I completed this Acrylic a few months ago. I imagine a small farm high in the foothills of western mountains. It’s late Spring. As final remnants of a snowfall recede, green grass and first blooms of the new season emerge. We Minnesotans are not quite there yet!
I choose this for today’s Thought—Silence. Why? That’s what I want us to think about. Start by looking carefully at the painting. In Silence, what are you seeing? Don’t rush.
I was conflicted. Which of two would be a best choice for today’s Thought: ‘Words?’ or ‘Silence?’ Two stories may help identify my conflict. But first let’s look at definitions.
It seems to me Silence and Words may be thought of as either antonyms or progressions. As antonyms they represent opposites: we have either Silence or Words. The Words we use (whether we are aware of it or not) I see as a progression from our Silence.
Silence: Someone says: “I spoke too soon: I spoke before thinking.” That’s not the way it normally works. We use Words (in any form) to communicate to another person, the thought or idea in our mind, as completely as possible, into the mind of the other.
Ideas form in our mind. That process takes place in the Silence of our mind without Words in any form (unless you talk to yourself audibly). Most people don’t do that. Silence then gives place to thinking: the action of using your mind to produce ideas, decisions, memories, etc. From this Silence, progressively comes Words.
Words: When we think of Words, we think of either visual or audible ways to communicate with others. Visual markings representing an ‘alphabet’ in a language (or drawings) presented in print, electronically or in other ways are visual examples of Words. Audible is sounds we create with our voice or with some instrument from our environment to communicate Words. Either way (visual or audible) Words begin sequentially from Silence. Now for the two stories.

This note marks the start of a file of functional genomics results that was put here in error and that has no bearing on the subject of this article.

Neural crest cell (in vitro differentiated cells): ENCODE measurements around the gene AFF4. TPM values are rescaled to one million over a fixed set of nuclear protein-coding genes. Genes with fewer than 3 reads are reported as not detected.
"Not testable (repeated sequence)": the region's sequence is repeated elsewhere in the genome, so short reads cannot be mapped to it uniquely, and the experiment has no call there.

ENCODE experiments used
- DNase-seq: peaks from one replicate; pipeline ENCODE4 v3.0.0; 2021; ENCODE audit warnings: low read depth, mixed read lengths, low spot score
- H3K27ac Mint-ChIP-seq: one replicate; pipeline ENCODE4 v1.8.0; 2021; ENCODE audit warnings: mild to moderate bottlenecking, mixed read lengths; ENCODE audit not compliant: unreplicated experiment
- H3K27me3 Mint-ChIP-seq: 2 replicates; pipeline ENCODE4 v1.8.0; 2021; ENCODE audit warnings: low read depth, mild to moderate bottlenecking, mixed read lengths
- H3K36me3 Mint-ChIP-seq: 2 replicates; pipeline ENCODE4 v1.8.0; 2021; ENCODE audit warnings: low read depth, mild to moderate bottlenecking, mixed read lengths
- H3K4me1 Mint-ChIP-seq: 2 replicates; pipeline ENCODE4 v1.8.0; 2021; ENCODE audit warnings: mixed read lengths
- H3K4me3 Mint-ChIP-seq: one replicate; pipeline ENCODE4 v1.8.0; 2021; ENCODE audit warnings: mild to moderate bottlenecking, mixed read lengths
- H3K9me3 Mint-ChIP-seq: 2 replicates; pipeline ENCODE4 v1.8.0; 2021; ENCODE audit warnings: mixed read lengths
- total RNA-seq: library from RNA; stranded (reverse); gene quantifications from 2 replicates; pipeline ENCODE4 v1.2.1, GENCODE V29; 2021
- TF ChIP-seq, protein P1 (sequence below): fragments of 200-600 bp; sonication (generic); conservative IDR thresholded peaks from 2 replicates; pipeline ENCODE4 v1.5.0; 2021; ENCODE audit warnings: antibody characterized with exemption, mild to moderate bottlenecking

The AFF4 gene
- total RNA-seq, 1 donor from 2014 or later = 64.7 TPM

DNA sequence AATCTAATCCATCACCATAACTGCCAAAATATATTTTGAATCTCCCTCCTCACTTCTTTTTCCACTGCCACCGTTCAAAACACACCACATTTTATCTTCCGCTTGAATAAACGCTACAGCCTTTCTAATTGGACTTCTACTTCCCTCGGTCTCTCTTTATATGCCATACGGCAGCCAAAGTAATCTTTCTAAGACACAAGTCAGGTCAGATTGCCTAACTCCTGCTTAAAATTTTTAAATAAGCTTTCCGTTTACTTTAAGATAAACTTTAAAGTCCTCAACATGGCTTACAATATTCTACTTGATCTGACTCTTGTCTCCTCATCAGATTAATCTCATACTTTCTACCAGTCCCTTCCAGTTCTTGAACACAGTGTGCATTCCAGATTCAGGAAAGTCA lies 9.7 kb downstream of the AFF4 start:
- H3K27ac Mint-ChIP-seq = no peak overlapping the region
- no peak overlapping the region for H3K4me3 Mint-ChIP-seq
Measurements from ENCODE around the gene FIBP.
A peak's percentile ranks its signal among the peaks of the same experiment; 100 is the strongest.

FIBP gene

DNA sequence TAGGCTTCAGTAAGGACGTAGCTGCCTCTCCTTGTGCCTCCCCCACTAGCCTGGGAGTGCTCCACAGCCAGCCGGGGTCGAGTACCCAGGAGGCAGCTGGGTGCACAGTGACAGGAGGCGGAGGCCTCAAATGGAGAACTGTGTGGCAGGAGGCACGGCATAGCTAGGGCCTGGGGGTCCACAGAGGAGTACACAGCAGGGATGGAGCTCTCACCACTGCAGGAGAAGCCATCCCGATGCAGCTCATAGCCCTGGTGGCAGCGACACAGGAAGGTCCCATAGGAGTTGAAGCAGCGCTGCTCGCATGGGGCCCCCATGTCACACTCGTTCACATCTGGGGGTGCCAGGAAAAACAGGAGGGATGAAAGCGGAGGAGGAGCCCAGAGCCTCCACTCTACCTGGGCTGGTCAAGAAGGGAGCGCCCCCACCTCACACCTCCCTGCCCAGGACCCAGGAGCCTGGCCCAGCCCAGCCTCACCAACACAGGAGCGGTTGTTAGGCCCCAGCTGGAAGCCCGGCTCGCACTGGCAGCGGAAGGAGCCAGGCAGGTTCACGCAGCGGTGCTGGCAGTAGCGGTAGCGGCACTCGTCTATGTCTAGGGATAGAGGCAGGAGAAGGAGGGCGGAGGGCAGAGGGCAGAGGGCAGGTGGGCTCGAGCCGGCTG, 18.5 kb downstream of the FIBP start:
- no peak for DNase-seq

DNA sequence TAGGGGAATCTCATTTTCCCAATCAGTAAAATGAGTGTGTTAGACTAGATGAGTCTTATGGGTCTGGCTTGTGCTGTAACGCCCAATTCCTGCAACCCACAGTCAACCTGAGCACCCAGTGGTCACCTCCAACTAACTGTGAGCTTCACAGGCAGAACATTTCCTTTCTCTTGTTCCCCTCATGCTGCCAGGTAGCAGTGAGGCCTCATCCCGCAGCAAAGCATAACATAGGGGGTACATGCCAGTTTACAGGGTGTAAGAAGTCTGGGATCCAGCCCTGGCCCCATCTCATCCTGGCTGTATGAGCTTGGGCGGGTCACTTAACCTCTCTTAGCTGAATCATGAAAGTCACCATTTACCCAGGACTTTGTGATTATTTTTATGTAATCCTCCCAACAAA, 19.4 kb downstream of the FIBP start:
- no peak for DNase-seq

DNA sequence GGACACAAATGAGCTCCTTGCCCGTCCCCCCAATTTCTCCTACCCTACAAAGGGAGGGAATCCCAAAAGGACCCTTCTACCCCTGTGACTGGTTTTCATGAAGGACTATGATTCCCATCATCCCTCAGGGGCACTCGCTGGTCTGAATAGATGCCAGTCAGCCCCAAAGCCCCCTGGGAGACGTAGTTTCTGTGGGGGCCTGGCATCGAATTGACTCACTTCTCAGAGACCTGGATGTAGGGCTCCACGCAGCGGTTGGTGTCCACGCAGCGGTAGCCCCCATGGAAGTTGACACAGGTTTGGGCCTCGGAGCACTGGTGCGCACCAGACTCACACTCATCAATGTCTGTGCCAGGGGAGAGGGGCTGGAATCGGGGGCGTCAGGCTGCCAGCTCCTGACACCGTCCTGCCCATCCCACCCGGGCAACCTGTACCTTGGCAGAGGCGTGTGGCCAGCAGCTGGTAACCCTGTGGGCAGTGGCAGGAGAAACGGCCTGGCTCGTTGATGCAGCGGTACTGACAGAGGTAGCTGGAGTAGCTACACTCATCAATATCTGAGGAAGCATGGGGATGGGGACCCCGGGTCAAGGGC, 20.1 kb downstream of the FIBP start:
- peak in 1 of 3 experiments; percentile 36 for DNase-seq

First Story: Biology 101
It was the first day in Biology 101. Twenty students are in their seats: five at each of four tables. The professor entered the classroom and placed a white plate, with a fish on it, in the middle of each table. “Class, here is your assignment.” He spoke as he wrote on the whiteboard: “Observe and write down your observations. I’ll collect your work at the end of class”. With that he left and didn’t returned until just before the class ended. Within five minutes, everyone had completed the assignment. A student commented: “That was a piece of cake!”
The professor repeated the very same assignment daily for a week or more. Each day the students found new ways of ‘seeing’ their fish. By the end, (they used science instruments available in the biology classroom, researched online and in books) they knew lots about the fish they had identified to be a perch. Each student created several pages regarding their specimen and could speak with confidence on their observations.
Second Story: Jesus on Trial
The second story takes place in Jerusalem near AD 33. Jesus spent a long night without sleep. He was arrested and brought from the hill (where he often gathered with his followers) through the Jerusalem gates (where accusations were being brought against him). I like the way Eugene Peterson’s contemporary language paraphrase–The Message—treats Matthew 27:12-14.
But when the accusations rained down hot and heavy from the high priests and religious leaders, he [Jesus] said nothing. Pilate asked him, “Do you hear that long list of accusations? Aren’t you going to say something?” Jesus kept silent—not a word from his mouth. The governor was impressed, really impressed.
The Biology professor’s assignment required each student to ‘see’ the fish at a deeper level. Then they could apply Words (visually or audibly) to articulate the life profiting assignment. They would never see a perch in the same way!
The Silence Jesus demonstrated gave time for his accusers to consider facts contradicting their accusations: ‘Remember what your prophets said, reflect on these miracles you have witnessed’. Their accusations [Words] rained down hot and heavy not realizing that when Jesus said nothing and kept quiet, he was graciously providing a way to reconsider the Words they might use. They didn’t. We can.
In the quiet of Silence, may the Spirit of this Psalm inspire my/our Words:
10 Be quiet and know that I am God. I will be honored among the nations. I will be honored in the earth. 11 The Lord of All is with us. The God of Jacob is our strong place. Psalm 46:10,11 (NLV)